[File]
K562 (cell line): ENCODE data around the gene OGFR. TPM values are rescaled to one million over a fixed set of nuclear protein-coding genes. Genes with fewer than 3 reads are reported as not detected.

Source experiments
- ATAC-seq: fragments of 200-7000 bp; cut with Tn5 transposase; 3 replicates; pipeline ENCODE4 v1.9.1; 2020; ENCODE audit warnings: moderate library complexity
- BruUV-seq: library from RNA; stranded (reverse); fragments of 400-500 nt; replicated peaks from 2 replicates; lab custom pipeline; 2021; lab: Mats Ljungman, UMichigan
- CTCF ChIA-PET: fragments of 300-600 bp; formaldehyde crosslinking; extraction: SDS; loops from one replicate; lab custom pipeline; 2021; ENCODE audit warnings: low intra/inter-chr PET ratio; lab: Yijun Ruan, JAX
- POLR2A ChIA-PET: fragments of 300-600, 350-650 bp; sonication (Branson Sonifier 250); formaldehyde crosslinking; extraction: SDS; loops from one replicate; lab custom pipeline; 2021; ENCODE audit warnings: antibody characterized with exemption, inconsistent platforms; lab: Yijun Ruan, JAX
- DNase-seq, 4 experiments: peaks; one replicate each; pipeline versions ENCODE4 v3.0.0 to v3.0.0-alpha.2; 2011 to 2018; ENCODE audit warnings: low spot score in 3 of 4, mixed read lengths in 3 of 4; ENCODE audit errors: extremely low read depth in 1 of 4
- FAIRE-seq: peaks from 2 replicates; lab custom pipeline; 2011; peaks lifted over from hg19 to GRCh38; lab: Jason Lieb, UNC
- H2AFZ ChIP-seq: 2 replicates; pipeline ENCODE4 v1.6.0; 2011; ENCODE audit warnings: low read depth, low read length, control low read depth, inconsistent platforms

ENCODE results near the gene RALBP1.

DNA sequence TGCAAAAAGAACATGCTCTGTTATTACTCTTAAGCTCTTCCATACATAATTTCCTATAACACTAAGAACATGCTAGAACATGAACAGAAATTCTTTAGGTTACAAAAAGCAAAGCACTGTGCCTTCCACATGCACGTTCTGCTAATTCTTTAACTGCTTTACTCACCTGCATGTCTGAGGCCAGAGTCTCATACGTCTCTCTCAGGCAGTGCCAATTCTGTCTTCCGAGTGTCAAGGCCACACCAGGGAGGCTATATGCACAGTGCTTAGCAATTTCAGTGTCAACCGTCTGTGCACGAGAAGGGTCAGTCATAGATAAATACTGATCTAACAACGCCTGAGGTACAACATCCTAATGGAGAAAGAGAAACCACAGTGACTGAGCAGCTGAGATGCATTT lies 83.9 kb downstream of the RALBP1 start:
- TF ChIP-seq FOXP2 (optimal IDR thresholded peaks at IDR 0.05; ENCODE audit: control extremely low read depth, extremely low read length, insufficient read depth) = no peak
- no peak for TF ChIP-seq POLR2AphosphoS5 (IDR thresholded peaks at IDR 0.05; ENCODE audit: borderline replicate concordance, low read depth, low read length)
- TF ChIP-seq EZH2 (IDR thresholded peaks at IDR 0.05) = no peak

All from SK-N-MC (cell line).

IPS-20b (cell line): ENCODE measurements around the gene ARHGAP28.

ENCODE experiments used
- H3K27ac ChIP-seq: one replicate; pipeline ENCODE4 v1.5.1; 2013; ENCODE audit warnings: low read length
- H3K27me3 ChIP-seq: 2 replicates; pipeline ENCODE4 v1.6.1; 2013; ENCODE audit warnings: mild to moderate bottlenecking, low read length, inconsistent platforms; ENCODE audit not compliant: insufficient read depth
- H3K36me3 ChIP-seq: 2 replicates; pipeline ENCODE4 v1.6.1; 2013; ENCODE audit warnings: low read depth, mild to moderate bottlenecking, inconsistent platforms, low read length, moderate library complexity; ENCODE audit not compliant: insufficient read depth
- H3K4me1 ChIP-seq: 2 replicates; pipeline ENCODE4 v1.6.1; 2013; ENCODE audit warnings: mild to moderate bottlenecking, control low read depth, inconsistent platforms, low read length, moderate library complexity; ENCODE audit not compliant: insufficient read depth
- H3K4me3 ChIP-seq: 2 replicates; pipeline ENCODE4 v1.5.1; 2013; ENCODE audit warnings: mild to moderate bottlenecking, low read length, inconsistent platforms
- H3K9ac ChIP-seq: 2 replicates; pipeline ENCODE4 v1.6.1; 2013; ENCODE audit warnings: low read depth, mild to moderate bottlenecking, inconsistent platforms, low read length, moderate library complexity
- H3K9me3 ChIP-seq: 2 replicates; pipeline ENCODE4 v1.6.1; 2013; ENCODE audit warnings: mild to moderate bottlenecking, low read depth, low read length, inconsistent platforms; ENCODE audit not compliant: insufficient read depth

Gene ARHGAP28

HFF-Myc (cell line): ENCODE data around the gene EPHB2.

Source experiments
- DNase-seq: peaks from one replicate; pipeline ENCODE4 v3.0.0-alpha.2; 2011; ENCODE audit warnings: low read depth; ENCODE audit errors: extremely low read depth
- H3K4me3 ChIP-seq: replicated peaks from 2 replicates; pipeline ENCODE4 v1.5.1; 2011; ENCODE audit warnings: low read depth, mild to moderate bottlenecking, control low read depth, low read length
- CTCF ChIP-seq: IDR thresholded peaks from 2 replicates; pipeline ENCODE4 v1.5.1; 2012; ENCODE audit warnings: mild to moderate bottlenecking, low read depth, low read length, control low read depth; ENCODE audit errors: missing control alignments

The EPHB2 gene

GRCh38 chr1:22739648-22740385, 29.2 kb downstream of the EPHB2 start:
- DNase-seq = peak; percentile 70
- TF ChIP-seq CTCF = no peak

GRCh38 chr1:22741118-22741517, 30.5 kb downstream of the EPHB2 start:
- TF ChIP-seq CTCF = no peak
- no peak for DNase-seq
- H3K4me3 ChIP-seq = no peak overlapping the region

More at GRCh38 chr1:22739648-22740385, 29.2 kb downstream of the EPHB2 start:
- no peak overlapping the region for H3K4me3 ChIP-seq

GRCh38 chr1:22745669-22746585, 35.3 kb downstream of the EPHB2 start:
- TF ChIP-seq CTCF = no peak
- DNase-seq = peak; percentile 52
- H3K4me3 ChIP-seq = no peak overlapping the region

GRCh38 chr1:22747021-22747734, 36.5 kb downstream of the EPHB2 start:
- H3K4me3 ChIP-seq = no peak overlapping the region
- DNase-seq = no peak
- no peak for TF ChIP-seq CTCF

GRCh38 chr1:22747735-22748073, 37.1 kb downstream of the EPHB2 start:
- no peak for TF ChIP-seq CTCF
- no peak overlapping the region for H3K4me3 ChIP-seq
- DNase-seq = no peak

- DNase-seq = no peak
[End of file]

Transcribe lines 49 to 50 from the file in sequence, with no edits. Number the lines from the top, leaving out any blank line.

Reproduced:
GRCh38 chr1:22747735-22748073, 37.1 kb downstream of the EPHB2 start:
- no peak for TF ChIP-seq CTCF